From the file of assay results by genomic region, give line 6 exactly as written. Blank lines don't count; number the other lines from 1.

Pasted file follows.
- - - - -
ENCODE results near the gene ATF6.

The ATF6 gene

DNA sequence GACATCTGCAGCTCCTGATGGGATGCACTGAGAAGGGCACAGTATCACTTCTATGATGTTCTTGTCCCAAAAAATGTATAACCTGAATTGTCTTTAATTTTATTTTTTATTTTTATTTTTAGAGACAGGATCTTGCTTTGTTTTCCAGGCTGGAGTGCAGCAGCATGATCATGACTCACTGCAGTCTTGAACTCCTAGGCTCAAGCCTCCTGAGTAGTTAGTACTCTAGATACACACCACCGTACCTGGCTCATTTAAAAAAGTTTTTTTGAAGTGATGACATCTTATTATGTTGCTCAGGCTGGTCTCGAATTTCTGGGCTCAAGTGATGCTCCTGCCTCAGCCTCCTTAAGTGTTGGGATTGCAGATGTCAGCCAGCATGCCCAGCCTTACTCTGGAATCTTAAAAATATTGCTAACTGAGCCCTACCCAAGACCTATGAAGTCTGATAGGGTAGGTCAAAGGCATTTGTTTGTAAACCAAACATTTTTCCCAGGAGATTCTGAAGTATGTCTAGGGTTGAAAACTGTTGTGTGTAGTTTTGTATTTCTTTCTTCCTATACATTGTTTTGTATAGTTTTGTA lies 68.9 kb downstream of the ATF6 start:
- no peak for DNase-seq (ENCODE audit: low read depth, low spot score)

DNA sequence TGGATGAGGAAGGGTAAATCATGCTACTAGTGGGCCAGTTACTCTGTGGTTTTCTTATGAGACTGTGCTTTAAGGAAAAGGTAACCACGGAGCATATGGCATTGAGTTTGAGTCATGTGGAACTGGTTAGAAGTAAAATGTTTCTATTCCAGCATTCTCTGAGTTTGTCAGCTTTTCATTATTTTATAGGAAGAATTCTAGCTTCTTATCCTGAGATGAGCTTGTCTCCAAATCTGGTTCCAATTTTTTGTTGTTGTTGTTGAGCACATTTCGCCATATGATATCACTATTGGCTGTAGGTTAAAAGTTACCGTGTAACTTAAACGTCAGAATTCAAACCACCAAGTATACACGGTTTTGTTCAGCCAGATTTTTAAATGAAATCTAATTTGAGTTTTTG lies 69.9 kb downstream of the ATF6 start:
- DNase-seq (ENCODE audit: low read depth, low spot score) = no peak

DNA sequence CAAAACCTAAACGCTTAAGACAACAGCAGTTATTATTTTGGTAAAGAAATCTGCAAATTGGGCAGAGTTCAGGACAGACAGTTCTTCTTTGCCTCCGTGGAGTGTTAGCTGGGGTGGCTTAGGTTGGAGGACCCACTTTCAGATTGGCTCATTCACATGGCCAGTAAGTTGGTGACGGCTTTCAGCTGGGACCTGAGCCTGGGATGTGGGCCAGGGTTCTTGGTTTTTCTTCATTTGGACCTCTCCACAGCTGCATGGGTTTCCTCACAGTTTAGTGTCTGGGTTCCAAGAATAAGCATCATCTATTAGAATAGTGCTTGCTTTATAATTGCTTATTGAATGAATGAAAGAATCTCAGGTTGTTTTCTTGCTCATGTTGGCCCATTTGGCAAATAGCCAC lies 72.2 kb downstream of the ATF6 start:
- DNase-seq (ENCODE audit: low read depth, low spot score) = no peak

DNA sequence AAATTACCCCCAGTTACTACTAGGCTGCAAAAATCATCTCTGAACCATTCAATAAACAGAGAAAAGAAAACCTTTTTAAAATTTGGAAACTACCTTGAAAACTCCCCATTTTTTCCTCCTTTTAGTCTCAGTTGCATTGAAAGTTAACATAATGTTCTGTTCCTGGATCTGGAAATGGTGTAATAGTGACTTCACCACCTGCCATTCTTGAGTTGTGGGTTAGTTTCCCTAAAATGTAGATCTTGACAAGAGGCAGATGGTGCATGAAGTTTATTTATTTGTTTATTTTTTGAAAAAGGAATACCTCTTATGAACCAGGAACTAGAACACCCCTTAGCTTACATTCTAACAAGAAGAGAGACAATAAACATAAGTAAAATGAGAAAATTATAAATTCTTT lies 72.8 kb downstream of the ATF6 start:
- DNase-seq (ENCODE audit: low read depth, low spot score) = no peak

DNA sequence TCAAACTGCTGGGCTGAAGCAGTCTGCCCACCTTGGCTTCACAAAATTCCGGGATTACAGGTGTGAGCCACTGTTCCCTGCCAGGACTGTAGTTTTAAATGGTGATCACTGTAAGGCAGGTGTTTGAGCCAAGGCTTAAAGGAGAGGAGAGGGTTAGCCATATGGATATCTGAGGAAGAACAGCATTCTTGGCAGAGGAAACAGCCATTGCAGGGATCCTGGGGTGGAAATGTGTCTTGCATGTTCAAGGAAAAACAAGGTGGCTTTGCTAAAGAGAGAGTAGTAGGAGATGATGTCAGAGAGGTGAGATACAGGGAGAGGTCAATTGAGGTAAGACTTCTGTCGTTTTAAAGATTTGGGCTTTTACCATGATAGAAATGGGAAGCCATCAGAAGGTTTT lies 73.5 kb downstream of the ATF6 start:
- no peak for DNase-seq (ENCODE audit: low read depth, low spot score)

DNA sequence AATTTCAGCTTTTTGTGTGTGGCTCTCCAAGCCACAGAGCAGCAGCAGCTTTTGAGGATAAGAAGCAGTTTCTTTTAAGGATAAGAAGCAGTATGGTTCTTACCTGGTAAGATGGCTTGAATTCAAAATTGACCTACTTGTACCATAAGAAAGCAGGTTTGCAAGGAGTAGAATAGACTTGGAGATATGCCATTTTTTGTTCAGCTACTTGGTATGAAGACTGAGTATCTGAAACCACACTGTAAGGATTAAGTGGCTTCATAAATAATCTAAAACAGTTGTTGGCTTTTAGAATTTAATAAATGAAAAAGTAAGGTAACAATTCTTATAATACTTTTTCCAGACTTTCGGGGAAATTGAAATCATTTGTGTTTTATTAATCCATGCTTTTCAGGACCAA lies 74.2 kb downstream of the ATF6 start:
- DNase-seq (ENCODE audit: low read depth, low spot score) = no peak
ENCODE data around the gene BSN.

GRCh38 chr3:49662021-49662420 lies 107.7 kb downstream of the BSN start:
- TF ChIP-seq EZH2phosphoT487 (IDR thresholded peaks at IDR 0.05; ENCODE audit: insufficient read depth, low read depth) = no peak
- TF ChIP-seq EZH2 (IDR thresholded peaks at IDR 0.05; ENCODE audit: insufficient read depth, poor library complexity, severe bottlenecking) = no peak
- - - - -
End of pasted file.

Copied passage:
- DNase-seq (ENCODE audit: low read depth, low spot score) = no peak